coronary heart disease: the NHANES-I epidemiologic follow-up study. Ann Epidemiol. 2005;15(4):266-271. Athyros VG, Elisaf M, Mikhailidis DP. Inflammatory markers and the metabolic syndrome. Atherosclerosis. 2005;183(1): 187-188. Balta S, Cakar M, Demirkol S, Arslan Z, Akhan M. Higher neutrophil to lymhocyte ratio in patients with metabolic syndrome. Clin Appl Thromb Hemost. 2013;19(5):579. Unlu M, Karaman M, Ay SA, et al. The comparative effects of valsartan and amlodipine on vascular microinflammation in newly diagnosed hypertensive patients. Clin Exp Hypertens. 2013;35(6):418-423. Fici F, Celik T, Balta S, et al. Comparative effects of nebivolol and metoprolol on red cell distribution width and neutrophil/lymphocyte ratio in patients with newly diagnosed essential hypertension. J Cardiovasc Pharmacol. 2013;62(4):388-393. Pitsavos C, Tampourlou M, Panagiotakos DB, et al. Association between low-grade systemic inflammation and type 2 diabetes mellitus among men and women from the ATTICA Study. Rev Diabet Stud. 2007;4(2):98-104. Lee G-K, Lee L-C, Chong E, et al. The long-term predictive value of the neutrophil-to-lymphocyte ratio in type 2 diabetic patients presenting with acute myocardial infarction. QJM. 2012; 105(11):1075-1082. Ulu SM, Dogan M, Ahsen A, et al. Neutrophil-to-lymphocyte ratio as a quick and reliable predictive marker in the diagnose and the severity of diabetic retinopathy. Diabetes Technol Ther. 2013; 15(11):942-947. Oztu¨rk ZA, Kuyumcu ME, Yesil Y, et al. Is there a link between neutrophil–lymphocyte ratio and microvascular complications in geriatric diabetic patients? J Endocrinol Invest. 2013;36(8): 593-599. Varol E, Bas HA, Aksoy F, Ari H, Ozaydin M. Relationship between neutrophil–lymphocyte ratio and isolated low highdensity lipoprotein cholesterol. Angiology. 2013;65(7):630-633. Solak Y, Yilmaz MI, Sonmez A, et al. Neutrophil to lymphocyte ratio independently predicts cardiovascular events in patients with chronic kidney disease. Clin Exp Nephrol. 2013;17(4):532-540. An X, Mao H-P, Wei X, et al. Elevated neutrophil to lymphocyte ratio predicts overall and cardiovascular mortality in maintenance peritoneal dialysis patients. Int Urol Nephrol. 2012;44(5): 1521-1528. Okyay GU, Inal S, Onec¸ K, et al. Neutrophil to lymphocyte ratio in evaluation of inflammation in patients with chronic kidney disease. Ren Fail. 2013;35(1):29-36. Arbel Y, Finkelstein A, Halkin A, et al. Neutrophil/lymphocyte ratio is related to the severity of coronary artery disease and clinical outcome in patients undergoing angiography. Atherosclerosis. 2012;225(2):456-460. Altun B, Turkon H, Tasolar H, et al. The relationship between high-sensitive troponin T, neutrophil lymphocyte ratio and SYNTAX Score. Scand J Clin Lab Invest. 2014;74(2):108-115. Bhutta H, Agha R, Wong J, Tang TY, Wilson YG, Walsh SR. Neutrophil–lymphocyte ratio predicts medium-term survival following elective major vascular surgery: a cross-sectional study. Vasc Endovascular Surg. 2011;45(3):227-231.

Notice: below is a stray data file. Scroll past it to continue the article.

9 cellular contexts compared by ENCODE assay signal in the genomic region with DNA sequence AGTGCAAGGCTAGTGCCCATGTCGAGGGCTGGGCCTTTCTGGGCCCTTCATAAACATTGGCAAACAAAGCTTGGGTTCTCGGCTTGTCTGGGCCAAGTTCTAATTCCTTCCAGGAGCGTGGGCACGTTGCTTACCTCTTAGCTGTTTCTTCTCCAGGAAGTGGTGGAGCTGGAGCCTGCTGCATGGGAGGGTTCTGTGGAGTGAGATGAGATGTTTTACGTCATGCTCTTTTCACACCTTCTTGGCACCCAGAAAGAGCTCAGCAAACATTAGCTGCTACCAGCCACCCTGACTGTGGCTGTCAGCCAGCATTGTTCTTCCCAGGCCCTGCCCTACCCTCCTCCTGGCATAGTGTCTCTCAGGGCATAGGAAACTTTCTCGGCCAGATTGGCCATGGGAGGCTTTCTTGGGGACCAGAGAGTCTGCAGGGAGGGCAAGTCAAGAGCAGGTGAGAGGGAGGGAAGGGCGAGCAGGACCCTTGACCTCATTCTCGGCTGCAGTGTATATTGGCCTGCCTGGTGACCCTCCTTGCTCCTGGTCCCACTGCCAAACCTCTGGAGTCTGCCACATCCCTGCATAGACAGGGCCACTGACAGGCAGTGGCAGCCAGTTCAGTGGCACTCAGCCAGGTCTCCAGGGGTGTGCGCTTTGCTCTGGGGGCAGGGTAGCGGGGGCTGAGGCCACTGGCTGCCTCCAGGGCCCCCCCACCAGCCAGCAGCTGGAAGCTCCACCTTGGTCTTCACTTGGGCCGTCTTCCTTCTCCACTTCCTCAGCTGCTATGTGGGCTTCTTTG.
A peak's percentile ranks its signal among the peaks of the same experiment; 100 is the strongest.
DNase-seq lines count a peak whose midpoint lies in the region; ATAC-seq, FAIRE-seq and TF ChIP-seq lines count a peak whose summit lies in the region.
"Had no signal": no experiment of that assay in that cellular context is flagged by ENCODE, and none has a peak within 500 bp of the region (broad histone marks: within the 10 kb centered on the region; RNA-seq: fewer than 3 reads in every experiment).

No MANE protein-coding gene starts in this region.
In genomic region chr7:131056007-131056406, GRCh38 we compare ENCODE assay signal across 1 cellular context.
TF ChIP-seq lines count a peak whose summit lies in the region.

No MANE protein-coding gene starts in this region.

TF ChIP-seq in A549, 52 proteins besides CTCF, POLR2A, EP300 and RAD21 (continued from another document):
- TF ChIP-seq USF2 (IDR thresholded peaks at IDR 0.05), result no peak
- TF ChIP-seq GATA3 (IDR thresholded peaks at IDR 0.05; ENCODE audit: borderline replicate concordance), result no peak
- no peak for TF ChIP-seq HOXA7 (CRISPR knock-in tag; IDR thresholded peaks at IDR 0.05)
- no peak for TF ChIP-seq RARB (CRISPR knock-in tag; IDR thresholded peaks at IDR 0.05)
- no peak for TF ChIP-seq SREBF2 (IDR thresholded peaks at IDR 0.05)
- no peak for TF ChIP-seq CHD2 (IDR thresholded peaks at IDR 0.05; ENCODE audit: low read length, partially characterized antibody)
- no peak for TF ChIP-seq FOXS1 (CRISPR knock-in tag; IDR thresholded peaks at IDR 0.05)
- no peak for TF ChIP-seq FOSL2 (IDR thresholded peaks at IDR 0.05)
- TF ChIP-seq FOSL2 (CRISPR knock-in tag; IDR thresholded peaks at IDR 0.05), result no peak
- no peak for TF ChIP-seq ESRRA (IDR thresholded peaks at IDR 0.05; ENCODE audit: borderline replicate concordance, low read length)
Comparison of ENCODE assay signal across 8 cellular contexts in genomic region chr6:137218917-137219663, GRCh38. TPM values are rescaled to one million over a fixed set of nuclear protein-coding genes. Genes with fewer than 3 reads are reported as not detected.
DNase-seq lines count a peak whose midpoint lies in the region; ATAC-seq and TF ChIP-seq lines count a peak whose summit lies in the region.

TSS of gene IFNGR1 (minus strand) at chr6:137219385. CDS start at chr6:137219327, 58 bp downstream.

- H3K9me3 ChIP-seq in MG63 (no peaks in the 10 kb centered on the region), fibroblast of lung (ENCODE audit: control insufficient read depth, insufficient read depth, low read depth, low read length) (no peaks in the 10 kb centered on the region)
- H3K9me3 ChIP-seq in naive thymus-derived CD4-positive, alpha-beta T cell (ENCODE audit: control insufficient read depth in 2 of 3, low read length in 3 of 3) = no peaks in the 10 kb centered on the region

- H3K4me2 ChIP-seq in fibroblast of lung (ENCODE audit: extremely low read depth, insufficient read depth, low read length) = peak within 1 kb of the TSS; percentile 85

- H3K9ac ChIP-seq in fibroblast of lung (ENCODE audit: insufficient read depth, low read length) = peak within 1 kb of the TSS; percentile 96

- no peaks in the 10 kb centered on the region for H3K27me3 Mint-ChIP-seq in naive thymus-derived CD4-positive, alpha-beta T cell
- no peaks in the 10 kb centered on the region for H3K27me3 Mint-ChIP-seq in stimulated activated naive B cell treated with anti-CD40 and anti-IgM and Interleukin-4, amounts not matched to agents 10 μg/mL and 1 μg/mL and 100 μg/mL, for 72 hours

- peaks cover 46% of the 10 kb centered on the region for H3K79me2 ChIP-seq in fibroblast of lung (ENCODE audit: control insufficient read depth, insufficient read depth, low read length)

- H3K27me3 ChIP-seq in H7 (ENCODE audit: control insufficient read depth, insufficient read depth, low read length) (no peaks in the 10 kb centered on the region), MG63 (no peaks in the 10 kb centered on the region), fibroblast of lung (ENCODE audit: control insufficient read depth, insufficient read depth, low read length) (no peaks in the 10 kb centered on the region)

Downloaded from cat.sagepub.com at HOWARD UNIV UNDERGRAD LIBRARY on February 13, 2015

6

Clinical and Applied Thrombosis/Hemostasis